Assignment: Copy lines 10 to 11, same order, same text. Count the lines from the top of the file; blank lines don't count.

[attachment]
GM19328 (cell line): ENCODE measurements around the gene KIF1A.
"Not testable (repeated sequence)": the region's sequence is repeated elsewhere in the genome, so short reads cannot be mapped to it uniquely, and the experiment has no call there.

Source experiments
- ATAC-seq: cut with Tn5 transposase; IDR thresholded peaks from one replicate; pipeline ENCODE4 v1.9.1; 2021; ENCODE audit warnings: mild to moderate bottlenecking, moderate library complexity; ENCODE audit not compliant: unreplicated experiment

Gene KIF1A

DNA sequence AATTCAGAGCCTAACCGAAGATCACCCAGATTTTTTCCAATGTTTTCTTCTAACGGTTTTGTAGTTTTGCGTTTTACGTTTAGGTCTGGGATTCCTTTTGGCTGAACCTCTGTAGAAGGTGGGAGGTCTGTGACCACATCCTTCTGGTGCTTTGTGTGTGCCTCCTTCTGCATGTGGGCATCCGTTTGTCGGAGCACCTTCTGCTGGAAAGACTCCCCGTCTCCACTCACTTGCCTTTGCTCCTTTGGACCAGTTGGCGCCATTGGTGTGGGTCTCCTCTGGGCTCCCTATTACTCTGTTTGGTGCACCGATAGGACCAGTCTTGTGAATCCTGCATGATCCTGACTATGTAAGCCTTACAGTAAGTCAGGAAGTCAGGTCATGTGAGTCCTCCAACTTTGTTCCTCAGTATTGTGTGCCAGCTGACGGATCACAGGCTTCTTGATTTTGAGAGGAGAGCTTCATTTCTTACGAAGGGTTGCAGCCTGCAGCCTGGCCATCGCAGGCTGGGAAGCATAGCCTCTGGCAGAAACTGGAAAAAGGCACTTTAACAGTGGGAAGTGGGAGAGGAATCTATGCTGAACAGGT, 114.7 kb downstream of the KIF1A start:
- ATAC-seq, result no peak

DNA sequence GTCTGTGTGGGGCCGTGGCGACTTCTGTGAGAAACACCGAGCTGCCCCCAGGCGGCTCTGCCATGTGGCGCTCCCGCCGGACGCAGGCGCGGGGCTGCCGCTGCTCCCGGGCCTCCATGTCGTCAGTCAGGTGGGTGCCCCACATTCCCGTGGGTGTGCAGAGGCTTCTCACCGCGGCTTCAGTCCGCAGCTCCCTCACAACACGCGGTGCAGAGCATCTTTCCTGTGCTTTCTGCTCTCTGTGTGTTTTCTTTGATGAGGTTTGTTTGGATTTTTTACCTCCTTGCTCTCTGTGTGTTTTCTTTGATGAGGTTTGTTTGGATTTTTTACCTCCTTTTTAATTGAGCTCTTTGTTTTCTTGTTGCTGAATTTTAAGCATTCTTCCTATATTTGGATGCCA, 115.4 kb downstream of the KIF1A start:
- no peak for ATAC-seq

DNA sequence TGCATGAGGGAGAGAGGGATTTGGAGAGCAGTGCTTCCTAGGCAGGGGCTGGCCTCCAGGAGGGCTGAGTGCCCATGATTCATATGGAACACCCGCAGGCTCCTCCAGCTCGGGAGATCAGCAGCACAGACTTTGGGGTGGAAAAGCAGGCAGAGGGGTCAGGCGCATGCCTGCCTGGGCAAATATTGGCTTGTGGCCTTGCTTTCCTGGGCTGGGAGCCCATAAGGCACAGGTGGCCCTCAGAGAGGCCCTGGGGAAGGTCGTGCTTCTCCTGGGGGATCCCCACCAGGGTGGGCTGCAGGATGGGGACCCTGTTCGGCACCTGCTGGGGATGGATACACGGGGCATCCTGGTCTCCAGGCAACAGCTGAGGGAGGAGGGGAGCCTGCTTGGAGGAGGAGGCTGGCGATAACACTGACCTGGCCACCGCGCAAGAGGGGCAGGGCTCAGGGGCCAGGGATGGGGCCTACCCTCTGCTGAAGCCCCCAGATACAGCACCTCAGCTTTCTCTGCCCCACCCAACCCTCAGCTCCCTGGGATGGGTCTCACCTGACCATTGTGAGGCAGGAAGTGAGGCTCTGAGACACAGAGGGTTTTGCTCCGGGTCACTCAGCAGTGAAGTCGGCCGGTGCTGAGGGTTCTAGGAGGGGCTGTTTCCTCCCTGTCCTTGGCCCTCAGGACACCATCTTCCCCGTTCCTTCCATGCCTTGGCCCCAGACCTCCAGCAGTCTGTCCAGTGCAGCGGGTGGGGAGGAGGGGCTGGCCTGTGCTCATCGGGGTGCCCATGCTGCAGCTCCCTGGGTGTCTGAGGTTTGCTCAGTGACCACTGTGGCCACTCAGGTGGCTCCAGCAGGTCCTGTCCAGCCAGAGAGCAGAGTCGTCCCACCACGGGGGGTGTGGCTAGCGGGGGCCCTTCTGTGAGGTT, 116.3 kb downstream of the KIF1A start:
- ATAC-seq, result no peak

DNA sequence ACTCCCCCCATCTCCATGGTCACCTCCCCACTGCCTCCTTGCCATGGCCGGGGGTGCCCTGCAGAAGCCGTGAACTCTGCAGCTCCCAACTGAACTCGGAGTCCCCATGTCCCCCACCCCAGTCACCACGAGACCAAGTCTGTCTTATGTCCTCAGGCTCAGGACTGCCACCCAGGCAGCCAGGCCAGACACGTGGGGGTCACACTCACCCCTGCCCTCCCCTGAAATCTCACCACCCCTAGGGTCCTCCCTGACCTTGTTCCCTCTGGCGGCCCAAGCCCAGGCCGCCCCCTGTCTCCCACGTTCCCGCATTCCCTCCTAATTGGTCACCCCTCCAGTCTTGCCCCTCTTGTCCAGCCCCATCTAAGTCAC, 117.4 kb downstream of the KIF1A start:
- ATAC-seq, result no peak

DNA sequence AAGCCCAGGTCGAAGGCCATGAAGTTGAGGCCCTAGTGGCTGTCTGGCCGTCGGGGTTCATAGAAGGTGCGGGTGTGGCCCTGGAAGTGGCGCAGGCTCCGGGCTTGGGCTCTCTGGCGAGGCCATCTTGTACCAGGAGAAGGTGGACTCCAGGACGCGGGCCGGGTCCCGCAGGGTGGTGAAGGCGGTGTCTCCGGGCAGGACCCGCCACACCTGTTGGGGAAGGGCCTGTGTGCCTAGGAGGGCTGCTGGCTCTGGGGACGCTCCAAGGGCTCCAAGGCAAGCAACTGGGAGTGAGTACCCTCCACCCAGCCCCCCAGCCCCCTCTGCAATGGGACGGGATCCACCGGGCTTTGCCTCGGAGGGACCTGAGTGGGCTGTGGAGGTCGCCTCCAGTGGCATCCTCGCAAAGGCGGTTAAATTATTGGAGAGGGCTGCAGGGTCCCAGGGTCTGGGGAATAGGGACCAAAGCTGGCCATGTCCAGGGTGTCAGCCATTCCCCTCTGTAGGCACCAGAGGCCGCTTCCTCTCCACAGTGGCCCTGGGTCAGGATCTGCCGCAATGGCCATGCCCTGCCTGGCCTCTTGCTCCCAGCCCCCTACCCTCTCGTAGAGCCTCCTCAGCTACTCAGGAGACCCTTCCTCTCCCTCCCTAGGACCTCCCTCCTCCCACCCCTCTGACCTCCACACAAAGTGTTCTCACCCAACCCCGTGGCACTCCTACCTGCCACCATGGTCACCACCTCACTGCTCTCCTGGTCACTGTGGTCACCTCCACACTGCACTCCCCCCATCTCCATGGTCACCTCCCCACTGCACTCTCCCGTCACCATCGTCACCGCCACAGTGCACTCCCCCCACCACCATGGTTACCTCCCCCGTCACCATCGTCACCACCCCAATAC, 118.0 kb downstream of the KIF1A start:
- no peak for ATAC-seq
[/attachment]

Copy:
DNA sequence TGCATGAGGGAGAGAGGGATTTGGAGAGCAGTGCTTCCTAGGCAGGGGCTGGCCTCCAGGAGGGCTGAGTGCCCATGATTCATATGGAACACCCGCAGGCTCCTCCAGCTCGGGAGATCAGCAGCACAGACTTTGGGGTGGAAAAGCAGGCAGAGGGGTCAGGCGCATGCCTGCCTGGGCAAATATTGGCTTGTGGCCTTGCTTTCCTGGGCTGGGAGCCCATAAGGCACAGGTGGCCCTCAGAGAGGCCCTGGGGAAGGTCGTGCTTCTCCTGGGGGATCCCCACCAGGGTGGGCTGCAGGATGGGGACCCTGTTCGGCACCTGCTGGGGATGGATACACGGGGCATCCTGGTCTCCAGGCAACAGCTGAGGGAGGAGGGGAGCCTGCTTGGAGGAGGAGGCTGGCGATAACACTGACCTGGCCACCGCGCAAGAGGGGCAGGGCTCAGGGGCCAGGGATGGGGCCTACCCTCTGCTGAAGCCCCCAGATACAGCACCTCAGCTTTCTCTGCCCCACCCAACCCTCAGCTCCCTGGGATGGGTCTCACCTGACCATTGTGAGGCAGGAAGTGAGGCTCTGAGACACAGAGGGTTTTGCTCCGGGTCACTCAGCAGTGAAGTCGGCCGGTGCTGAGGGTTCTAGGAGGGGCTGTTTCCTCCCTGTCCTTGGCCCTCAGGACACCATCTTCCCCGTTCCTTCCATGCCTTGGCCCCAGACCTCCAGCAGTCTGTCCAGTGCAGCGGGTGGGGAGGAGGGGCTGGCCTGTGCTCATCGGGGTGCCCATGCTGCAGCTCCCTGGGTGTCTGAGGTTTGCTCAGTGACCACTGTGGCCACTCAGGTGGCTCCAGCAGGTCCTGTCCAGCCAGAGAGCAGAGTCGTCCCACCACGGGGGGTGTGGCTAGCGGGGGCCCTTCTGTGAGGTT, 116.3 kb downstream of the KIF1A start:
- ATAC-seq, result no peak